I knew that many dog researchers and people who choose to share their home with dogs were paying close attention to this study, so I reached out to dog expert Dr. Michael W. Fox to ask him his opinion about this research. He kindly sent me this statement titled "Commercial Dog Foods Affect Fertility and Sexual Development" to appear in his Animal Doctor syndicated newspaper column. Dr. Fox writes:

Researchers Richard G. Lea and associates published on Aug 9th, 2016, a report entitled Environmental chemicals impact dog semen quality in vitro and may be associated with a temporal decline in sperm motility and increased cryptorchidism. ... Against the background of declining semen quality and rising incidence of undescended testes (cryptorchidism) in humans associated with exposure to environmental chemicals (ECs) during development they report that “a population of breeding dogs exhibit a 26 year (1988–2014) decline in sperm quality and a concurrent increased incidence of cryptorchidism in male offspring (1995–2014). A decline in the number of males born relative to the number of females was also observed. ECs, including diethylhexyl phthalate (DEHP) and polychlorinated bisphenol 153 (PCB153), were detected in adult dog testes and commercial dog foods at concentrations reported to perturb reproductive function in other species”.

Estrogen-mimicking, endocrine-disrupting chemicals have become virtually ubiquitous in many of the foods we consume, some of which, along with their byproducts, are included in most manufactured pet foods; in the can-linings of moist, and in plastic bagging and wrapping of dry and semi-moist foods. Plastic may also be processed into the manufactured food along with discarded meats, packaging and all.

Food wrappers and other industrial and commercial products from firefighting foam to water-repellant clothing contain poly-and perfluoroalkyl substances, or PFAS, detected in drinking water, have endocrine disrupting and carcinogenic properties.

Dioxins, predominantly released as byproducts of human activities such as incineration and fuel combustion, are a most potent class of carcinogens and endocrine disruptors. They are ubiquitous in the environment, and from the soil and vegetation undergo bioaccumulation in the fat (tallow) of cattle, and sea foods, especially farmed salmon, which are common pet food ingredients. Their adverse impact on wildlife reproduction and sexual development in several aquatic and terrestrial species has been well documented.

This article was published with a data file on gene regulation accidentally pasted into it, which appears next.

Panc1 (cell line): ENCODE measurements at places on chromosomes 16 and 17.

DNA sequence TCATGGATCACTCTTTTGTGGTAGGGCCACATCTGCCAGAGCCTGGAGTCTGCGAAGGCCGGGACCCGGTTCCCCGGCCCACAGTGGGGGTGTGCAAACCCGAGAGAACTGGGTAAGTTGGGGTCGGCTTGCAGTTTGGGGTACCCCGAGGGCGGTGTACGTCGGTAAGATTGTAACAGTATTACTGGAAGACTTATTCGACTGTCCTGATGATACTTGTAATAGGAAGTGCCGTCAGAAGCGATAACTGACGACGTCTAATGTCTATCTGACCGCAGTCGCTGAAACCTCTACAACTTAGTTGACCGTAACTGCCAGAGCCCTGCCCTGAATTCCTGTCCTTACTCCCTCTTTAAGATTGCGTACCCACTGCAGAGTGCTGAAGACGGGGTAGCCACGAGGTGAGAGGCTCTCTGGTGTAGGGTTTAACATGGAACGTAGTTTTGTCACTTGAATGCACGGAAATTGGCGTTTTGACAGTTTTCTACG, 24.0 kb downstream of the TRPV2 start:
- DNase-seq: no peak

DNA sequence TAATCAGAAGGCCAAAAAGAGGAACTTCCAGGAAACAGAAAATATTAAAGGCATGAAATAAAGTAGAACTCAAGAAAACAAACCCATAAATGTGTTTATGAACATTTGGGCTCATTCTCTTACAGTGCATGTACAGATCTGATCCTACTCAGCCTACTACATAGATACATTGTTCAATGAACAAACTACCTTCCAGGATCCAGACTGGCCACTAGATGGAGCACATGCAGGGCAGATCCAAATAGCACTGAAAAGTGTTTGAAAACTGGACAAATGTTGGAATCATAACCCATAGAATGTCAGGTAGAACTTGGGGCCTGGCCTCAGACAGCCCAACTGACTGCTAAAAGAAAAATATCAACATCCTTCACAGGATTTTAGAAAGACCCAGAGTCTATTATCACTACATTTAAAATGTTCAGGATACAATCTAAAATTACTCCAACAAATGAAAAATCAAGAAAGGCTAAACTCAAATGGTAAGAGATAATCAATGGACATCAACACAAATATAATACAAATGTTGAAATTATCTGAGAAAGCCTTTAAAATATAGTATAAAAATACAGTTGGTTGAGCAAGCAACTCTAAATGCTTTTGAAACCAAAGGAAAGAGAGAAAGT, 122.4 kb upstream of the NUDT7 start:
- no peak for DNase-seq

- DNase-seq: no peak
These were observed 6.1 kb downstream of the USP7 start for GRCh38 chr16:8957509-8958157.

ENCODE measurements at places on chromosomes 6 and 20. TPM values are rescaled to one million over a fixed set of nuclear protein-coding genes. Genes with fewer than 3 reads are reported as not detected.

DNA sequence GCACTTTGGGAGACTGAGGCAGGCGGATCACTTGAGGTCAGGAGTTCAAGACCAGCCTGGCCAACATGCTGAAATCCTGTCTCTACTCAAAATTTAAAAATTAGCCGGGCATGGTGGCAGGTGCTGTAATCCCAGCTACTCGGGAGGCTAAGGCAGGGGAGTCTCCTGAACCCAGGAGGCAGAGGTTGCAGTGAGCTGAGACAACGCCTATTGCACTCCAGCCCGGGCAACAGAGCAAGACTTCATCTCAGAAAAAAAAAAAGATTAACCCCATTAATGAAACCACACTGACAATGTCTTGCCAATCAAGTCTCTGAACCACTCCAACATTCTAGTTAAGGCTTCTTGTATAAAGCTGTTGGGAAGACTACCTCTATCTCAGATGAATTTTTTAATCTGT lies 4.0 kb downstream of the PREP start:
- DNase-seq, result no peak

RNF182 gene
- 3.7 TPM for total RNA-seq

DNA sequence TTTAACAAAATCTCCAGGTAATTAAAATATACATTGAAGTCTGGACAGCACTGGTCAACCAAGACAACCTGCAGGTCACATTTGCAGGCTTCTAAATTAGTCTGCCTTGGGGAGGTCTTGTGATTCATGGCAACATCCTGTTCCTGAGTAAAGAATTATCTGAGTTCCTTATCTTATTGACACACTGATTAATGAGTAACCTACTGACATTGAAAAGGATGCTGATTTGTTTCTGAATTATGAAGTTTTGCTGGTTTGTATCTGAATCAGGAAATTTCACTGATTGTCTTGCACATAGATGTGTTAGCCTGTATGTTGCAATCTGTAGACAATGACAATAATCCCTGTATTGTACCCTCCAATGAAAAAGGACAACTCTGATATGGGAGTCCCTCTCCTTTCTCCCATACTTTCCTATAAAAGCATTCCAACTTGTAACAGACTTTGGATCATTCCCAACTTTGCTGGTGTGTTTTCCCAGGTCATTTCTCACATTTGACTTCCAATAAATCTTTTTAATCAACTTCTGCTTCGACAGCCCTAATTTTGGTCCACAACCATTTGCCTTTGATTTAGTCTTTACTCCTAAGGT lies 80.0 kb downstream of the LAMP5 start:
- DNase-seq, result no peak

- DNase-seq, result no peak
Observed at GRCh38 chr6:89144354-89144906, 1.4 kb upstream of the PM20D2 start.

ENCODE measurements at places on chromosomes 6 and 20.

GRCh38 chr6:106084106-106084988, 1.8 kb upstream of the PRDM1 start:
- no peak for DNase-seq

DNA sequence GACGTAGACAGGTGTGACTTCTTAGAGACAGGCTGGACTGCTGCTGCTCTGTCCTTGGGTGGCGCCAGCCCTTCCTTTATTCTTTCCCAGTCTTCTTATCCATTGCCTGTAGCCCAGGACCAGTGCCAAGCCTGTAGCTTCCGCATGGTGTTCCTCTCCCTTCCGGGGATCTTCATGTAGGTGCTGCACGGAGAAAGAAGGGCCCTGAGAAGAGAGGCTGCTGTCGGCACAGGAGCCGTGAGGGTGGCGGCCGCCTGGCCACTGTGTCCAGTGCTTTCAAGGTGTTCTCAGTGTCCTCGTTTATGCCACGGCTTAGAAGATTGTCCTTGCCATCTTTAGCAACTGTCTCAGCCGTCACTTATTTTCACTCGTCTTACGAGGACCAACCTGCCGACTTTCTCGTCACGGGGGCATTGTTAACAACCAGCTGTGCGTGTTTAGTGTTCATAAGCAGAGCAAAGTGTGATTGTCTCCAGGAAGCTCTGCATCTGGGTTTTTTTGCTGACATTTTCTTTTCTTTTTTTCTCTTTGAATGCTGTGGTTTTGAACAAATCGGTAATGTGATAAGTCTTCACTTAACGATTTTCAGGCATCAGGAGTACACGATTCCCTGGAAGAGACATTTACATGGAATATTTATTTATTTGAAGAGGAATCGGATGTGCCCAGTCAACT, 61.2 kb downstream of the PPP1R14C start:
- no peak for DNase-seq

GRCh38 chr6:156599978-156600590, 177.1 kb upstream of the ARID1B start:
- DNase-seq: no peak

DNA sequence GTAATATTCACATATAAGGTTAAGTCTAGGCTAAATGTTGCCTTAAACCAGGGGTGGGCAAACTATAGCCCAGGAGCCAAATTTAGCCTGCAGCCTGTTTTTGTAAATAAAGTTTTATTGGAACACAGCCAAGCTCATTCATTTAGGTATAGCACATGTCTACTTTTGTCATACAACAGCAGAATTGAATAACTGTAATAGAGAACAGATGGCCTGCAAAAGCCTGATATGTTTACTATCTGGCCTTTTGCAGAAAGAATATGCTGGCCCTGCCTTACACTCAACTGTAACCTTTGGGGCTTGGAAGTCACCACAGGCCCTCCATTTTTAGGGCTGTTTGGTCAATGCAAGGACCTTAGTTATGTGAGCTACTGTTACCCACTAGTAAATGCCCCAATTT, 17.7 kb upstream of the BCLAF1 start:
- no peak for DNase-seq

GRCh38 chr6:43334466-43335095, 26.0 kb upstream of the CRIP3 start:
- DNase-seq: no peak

Other estrogen-mimicking and endocrine disrupting contaminants of pet (and human) foods include glyphosate and other herbicide residues in corn and other cereals along with phytoestrogens in soy products especially in GMO soy, a widely used pet food ingredient.

Aflatoxin B1—yet another endocrine disruptor-from the mold on corn and other cereals, is often found in dry dog foods which are recalled too late to save many dogs from acute toxicity and death. Aflatoxins, dioxins and other endocrine disruptors, estrogen mimics, carcinogens and obesogens have harmful consequences in extremely low concentrations in the diet over an extended time period with possible synergism operating where one contaminant increases the toxicity of one or more others; and prenatal, epigenetic, developmental effects on the offspring of exposed parents. (For additional details visit www.drfoxvet.net and see "Chemical-related human diseases in companion animals.") 

Drs. Lea and Fox agree that food is central to what is happening to male dogs. Dr. Lea's study, along with Dr. Fox's review, raise numerous questions about what is happening to dogs and, of course, to numerous other species including humans. Dr. Lea's study focused on males and similar research is being undertaken on females. 

Dogs may well be "a sentinel for human exposure" and serve as "canaries in the coal mine" indicating serious and widespread environmental effects on reproduction that cut across different species.